Toll gates for country’s major roads

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MASERU — A South African consultancy firm has recommended the setting up of six more toll gates on the country’s busiest roads in a move that was immediately slammed by taxi operators.

In its final report presented to the government last Tuesday, Tolpan (Pty) Ltd said it had identified the Maputsoe — Teya-Teyaneng; Teya-Teyaneng — Maseru; Mazenod — Roma; Mazenod — Morija; Morija — Mafeteng; and Mafeteng — Mohale’s Hoek roads for the proposed toll gates.

The company said the six road corridors had the highest volumes of traffic and would be ideal for raising much-needed revenue to maintain road infrastructure.

“After conducting traffic counts at 12 selected locations in potential corridors and after an assessment of the conditions of a part of the Lesotho primary road infrastructure, the six road sections were identified as potential toll corridors based on the average daily traffic volumes,” Tolplan said.

Tolpan (Pty) Ltd was engaged by the government of Lesotho to investigate the economic and legal implications of introducing more toll fees for road users across the country.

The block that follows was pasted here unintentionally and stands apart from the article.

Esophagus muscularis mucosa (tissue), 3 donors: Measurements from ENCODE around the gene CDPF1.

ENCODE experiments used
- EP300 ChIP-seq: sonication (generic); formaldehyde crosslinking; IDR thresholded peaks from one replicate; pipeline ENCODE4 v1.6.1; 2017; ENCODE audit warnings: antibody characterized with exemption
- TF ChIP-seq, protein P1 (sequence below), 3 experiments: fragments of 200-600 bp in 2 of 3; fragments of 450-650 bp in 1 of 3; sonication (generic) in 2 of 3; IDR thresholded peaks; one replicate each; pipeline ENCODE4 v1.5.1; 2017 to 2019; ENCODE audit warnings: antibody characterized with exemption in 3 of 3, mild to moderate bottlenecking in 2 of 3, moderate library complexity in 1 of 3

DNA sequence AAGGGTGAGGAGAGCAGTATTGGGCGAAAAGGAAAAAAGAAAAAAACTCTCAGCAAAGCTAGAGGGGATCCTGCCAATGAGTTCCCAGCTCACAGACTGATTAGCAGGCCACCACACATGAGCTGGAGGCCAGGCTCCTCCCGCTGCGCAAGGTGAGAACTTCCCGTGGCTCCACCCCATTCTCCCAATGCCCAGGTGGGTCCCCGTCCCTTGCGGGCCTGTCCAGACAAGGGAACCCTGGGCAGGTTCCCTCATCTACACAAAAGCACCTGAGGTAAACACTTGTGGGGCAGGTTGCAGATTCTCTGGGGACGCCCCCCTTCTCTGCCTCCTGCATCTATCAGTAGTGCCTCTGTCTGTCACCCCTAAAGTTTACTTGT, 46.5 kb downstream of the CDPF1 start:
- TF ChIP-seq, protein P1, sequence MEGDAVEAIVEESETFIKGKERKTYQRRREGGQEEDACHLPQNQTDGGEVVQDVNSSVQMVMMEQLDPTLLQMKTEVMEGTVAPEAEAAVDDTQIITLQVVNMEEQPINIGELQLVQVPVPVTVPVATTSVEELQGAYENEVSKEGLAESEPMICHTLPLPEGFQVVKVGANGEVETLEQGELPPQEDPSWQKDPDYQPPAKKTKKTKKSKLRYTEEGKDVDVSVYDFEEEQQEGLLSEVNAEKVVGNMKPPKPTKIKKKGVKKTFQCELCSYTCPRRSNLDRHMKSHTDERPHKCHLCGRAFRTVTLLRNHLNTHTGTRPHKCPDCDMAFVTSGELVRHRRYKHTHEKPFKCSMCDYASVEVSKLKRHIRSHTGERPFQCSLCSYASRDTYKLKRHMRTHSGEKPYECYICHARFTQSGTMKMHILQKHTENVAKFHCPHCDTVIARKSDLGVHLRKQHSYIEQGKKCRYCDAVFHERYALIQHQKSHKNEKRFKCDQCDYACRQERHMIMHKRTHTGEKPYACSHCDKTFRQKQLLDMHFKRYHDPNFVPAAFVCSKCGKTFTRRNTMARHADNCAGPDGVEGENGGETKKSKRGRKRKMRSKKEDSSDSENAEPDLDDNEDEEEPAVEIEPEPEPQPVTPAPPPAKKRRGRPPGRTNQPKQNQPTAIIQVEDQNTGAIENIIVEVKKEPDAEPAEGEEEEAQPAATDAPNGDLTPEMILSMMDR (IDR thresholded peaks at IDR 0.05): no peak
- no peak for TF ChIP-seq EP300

Currently toll fees are only charged at the Maseru and Maputsoe border posts.

The South African company is working with the Road Fund that was established by the government to raise funds to build and maintain roads.

The government says introducing the toll fees will shift the burden of financing and maintaining road infrastructure from general taxes to road users.

The recommendations to set up new toll gates will however need to be turned into law first through an Act of parliament before a time-frame can be set for the approval and implementation of the project.

The executive secretary of Road Fund, Refiloe Pule, said the new trend is to manage roads like a business.

He said the “fee-for-service”concept meant that road users have to pay commensurate fees for the use of roads.

This allows for the sustainable maintenance of roads.

The decision to set up toll gates was immediately criticised by the Maseru Road Transport Operators who said it was concerned that their members would pay a lot of money because of the nature of their business.

“The toll fees will eat into our profits and this will threaten the viability of the industry,” the association said in a statement.

However, Pule allayed the transporters’ fears and indicated that frequent road users would be given discounts.

According to Tolplan’s recommendations local user discounts would also be offered to road users on some routes, depending on the distance they travel.

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